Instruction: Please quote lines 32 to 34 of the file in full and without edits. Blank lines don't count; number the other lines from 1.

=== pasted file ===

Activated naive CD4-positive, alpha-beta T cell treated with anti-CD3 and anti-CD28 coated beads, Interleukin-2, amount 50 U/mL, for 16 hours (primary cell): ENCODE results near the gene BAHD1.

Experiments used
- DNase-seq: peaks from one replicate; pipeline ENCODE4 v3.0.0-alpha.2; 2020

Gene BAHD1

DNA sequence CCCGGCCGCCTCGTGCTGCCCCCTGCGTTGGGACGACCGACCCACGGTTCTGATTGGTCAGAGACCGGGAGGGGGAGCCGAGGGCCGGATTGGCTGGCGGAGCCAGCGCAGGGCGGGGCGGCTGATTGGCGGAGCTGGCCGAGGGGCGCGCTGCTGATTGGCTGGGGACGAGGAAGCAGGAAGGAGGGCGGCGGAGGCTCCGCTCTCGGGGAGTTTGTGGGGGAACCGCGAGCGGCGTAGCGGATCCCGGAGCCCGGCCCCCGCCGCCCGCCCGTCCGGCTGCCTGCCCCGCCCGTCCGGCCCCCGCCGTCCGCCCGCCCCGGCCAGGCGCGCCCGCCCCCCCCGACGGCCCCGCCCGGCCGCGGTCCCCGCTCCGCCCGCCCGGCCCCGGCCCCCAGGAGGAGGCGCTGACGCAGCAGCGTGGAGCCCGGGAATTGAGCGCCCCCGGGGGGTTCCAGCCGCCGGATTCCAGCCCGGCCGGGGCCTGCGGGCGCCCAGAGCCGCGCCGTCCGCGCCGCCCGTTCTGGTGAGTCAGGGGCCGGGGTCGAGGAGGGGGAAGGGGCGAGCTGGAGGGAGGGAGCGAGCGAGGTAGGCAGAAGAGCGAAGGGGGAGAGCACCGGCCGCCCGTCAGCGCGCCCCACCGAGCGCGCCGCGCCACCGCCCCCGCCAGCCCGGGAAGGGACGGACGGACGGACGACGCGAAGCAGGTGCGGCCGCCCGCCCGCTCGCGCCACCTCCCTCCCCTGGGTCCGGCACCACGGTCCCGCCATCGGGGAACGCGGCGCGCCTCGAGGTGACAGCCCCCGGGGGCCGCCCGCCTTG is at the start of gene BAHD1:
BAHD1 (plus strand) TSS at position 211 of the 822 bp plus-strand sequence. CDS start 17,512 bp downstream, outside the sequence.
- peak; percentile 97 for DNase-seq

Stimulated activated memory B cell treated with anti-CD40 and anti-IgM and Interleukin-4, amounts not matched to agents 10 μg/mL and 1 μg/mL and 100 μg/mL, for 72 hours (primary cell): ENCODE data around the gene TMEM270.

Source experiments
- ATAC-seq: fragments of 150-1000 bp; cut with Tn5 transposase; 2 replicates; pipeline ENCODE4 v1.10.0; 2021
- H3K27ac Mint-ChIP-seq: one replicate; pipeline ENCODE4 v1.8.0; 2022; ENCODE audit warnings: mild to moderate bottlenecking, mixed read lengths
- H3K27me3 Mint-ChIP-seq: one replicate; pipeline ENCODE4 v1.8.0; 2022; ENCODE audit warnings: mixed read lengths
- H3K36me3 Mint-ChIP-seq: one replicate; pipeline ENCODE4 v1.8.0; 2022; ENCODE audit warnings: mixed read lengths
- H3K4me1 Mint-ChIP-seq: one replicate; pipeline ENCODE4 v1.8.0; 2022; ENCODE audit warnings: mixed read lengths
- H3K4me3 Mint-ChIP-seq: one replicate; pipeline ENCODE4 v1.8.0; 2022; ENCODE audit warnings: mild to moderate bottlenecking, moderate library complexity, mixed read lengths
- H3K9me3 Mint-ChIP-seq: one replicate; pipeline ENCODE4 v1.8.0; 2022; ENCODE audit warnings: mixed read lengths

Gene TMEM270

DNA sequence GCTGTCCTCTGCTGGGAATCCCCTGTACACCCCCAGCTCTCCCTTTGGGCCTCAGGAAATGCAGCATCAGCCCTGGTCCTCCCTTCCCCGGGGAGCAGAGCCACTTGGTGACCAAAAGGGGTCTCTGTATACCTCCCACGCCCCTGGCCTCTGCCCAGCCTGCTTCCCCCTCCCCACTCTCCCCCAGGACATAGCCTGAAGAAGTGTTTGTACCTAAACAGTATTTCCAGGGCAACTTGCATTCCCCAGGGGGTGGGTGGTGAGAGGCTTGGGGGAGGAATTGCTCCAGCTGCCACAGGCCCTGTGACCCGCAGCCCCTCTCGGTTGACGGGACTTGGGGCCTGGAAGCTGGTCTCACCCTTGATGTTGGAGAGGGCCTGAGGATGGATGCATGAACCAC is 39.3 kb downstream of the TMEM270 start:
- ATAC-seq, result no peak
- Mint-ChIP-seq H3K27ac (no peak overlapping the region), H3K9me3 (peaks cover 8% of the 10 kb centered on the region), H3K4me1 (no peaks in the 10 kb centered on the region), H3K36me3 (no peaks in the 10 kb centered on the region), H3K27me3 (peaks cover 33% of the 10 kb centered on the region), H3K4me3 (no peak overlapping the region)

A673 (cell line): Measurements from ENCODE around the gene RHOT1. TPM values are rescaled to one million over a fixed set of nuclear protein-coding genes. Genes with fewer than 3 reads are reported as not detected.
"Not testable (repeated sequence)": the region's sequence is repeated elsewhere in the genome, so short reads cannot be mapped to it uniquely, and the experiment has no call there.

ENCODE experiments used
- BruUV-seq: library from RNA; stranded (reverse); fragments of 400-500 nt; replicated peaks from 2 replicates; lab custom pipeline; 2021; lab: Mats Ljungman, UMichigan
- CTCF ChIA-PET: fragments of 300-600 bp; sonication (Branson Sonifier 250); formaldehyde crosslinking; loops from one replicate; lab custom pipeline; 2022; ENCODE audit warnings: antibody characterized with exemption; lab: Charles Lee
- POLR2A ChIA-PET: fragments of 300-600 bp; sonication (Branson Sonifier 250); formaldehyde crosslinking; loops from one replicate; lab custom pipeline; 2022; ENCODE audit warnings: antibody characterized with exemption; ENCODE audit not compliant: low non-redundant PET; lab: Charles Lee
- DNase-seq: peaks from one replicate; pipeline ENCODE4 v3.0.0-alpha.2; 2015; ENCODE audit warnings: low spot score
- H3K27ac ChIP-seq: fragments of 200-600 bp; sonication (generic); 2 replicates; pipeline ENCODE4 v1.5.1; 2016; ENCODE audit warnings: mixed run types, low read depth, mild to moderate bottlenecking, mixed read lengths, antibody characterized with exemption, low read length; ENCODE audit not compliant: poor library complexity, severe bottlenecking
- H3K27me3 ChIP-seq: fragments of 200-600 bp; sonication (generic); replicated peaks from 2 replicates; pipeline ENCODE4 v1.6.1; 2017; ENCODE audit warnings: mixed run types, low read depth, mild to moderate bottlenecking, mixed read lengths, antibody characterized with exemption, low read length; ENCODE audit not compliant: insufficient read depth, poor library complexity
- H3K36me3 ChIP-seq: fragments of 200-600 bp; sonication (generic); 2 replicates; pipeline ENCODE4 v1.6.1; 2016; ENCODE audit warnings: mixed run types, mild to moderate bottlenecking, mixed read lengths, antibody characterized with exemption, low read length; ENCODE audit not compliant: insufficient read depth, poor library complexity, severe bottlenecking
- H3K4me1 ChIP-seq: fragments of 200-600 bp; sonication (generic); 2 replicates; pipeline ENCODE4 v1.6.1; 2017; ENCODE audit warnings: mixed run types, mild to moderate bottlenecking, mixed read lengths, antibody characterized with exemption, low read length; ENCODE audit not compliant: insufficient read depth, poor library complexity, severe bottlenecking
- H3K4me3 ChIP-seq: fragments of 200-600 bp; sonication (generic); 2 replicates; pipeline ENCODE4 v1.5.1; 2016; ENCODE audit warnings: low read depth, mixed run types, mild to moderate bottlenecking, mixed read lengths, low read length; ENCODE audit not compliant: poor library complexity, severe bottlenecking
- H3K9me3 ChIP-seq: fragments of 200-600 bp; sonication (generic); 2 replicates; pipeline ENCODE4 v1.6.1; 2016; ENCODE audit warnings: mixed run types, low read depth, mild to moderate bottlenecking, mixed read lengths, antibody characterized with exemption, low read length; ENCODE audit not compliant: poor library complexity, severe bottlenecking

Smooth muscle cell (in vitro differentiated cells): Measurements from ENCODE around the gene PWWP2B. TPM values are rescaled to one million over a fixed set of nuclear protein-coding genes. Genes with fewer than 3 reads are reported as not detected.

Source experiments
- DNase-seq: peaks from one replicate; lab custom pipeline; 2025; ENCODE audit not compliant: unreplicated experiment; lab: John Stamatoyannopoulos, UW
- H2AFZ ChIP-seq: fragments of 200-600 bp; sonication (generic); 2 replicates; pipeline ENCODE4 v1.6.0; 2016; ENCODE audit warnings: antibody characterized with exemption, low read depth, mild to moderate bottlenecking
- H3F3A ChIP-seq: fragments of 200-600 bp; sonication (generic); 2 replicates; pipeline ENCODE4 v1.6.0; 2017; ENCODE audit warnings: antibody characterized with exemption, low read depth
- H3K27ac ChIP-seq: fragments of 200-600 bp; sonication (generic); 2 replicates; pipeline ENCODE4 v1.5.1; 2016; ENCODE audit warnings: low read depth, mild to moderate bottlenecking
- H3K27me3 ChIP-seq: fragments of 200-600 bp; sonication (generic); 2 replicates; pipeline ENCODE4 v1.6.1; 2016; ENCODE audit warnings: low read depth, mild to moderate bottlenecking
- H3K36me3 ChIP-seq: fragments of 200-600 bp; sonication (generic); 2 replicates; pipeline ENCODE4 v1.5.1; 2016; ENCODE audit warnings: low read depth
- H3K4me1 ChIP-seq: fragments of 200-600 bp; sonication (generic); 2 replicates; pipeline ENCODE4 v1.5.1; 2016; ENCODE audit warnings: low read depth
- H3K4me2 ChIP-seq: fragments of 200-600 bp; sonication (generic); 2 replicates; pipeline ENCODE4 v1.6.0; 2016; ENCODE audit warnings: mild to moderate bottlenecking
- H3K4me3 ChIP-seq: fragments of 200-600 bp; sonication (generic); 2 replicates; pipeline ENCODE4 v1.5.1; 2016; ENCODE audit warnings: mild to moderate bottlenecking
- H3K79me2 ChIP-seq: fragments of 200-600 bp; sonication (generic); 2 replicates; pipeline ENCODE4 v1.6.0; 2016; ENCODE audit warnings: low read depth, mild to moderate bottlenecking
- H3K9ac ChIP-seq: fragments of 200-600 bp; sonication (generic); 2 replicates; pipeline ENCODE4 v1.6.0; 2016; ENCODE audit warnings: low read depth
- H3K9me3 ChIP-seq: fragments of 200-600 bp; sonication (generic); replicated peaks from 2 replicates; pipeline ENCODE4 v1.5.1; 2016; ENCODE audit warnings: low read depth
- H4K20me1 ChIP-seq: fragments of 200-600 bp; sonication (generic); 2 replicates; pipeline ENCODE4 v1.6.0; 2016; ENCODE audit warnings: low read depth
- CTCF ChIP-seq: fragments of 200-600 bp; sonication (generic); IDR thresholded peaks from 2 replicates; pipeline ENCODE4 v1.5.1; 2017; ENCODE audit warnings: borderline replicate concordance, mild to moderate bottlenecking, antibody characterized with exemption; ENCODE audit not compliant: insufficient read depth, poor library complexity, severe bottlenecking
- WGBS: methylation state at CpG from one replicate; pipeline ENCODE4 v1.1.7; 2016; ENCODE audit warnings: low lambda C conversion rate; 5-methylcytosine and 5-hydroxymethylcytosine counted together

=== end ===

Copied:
- H3K4me3 ChIP-seq: fragments of 200-600 bp; sonication (generic); 2 replicates; pipeline ENCODE4 v1.5.1; 2016; ENCODE audit warnings: low read depth, mixed run types, mild to moderate bottlenecking, mixed read lengths, low read length; ENCODE audit not compliant: poor library complexity, severe bottlenecking
- H3K9me3 ChIP-seq: fragments of 200-600 bp; sonication (generic); 2 replicates; pipeline ENCODE4 v1.6.1; 2016; ENCODE audit warnings: mixed run types, low read depth, mild to moderate bottlenecking, mixed read lengths, antibody characterized with exemption, low read length; ENCODE audit not compliant: poor library complexity, severe bottlenecking

Smooth muscle cell (in vitro differentiated cells): Measurements from ENCODE around the gene PWWP2B. TPM values are rescaled to one million over a fixed set of nuclear protein-coding genes. Genes with fewer than 3 reads are reported as not detected.